With increased advancements in science and technology, the desires of people increase as well. This takes its toll on fossil fuels, and its consumption is growing at an alarming rate!
Thus there is a need to look for green technologies to replace fossil fuels. But these green technologies, which include photovoltaics and wind, cannot be directly integrated into the energy grid due to their fluctuating and intermittent energy output.
Organic Redox flow batteries are a possible alternative for electrochemical energy storage systems as they seamlessly integrate the grid into renewable energy technologies and the materials are ubiquitous. However, the commercialization of redox flow batteries has been a problem because of the continuous degradation of organic redox active molecules in harsh operating conditions. They also require expensive synthesis.
Redox-active molecules can work as a good energy storage system provided they exhibit high solubility and stability/robustness during charge-discharge.
It is, therefore important to understand how organic molecules degrade during the energy storage process in order to engineer structurally stable ones.
In this study conducted by Ms. Abhilipsa Sahoo and Prof. Kothandaraman Ramanujam from the Clean Energy Lab, Department of Chemistry, Indian Institute of Technology Madras, Chennai, India (Prof. Kothandaraman Ramanujam is also affiliated with the Advanced Centre for Energy Storage and Conversion-The Energy Consortium, Indian Institute of Technology Madras, Chennai, India), the organic molecule 2, 6-dihydroxy anthraquinone (2, 6-DHAQ) has been studied. Although this molecule is not new to redox flow batteries, the literature does not offer satisfactory reasoning for the capacity loss of such a system. His group has unraveled it, identifying the formation of dimer out of radicals produced with one electron reduction of 2,6-DHAQ.
The authors had used 2, 6-DHAQ as an anolyte coupled with ferrocyanide catholyte in a basic medium to achieve a flow battery.
It was observed that dimer formation is detrimental because its oxidation potential is close to that of the catholyte, leading to zero cell voltage or quick cell polarization. Therefore by excursing the cell to a high cut-off voltage of 2.4 V, during charging, the oxygen-oxygen linkage was probably reduced to form anthrahydroquinone in contrast to the carbon-carbon linkage oxidation claimed in the literature. This high voltage reduction allowed the cell to deliver its full capacity without slipping into any capacity imbalance.
Prof. Jose Rajan from the Faculty of Industrial Sciences & Technology, University Malaysia Pahang, Malaysia, acknowledged the importance of the work done by the authors by giving the following comments: “Technology emerges when the science is matured; and it further evolves when more secrets are unraveled”. A recent study by Professor Kothandaraman Ramanujam and his student (Abhilipsa Sahoo) at the Department of Chemistry, Indian Institute of Technology Madras, testifies it in the case of advancing the performance of a redox flow-battery system. By closely examining the capacity degradation mechanism in a quinone-based system, they have clarified a chemical process which was not clearly understood by the energy technology community. In this particular case, Kothandaraman and Abhilipsa found that the studied quinone-based flow battery system loose most of its capacity because the anion radicals (DHAQ3-) slowly turn into dimers if the battery is charged partly during standby mode from a series of electron paramagnetic resonance and mass spectrometry experiments. By determining a suitable anolyte concentration, they have avoided the less-lived species and made the cell to offer the best capacity so far. The work opens up scopes for new investigations on this particular materials system using ultrafast spectro-electroscopic techniques; and hinting further performance enhancements.”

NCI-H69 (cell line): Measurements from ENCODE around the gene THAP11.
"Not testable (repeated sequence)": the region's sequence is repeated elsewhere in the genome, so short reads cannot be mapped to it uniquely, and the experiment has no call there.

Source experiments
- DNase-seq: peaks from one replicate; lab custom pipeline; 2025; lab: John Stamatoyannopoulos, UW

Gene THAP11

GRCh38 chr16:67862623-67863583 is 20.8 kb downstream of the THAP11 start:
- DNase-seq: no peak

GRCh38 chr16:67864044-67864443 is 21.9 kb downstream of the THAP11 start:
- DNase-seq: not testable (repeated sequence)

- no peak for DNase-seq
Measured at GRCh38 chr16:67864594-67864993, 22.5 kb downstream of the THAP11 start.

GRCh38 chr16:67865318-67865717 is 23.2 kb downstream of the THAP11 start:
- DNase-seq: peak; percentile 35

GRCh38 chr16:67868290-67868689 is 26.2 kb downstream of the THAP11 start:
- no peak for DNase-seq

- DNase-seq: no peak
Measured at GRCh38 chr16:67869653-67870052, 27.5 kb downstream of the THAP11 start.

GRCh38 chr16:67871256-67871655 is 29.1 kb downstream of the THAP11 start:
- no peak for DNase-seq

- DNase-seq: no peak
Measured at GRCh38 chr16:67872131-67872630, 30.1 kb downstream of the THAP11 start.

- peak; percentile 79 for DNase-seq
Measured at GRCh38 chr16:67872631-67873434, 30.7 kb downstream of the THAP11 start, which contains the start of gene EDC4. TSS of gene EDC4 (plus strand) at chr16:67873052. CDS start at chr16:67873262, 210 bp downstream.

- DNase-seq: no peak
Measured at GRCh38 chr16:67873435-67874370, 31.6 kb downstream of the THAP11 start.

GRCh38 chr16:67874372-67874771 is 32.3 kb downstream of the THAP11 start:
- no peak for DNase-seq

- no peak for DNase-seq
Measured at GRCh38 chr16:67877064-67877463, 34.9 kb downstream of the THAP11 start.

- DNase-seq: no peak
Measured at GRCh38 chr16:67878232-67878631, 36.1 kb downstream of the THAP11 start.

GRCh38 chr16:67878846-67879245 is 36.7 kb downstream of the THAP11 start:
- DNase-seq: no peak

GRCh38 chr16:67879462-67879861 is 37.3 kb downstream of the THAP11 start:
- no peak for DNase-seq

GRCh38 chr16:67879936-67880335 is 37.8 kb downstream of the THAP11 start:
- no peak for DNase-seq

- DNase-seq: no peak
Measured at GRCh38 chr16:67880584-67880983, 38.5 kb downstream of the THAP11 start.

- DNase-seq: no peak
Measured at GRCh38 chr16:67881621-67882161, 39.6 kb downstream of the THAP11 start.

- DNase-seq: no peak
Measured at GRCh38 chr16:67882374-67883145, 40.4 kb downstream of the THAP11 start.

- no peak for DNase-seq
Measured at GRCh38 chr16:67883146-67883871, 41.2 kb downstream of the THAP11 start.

Prof. Venkataraman Thangadurai, University of Calgary Research Excellence Chair, from the Department of Chemistry, University of Calgary, Alberta, Canada, confirmed the importance of this work with the following comments: “Some of the key issues in organic redox flow batteries include cell degradation with cycling due to undesired chemical reactions and poor specific volumetric capacity. Dr. Kothandaraman and Abhilipsa have foreseen and confirmed the degradation process with a nice set of chemical and electrochemical tools, making the organic redox flow battery a potential candidate for commercial space. Their recent article titled, “Use of voltage for recomposing degraded redox active molecules for flow battery applications“, published in the RSC J. Materials Chemistry A 2023, 11, 13623–13632 articulates the way to improve cycle life, and specific capacity. The results reported in this work demonstrate deep fundamental scientific understanding of electrode materials and their charge storage mechanism.”
Article by Akshay Anantharaman
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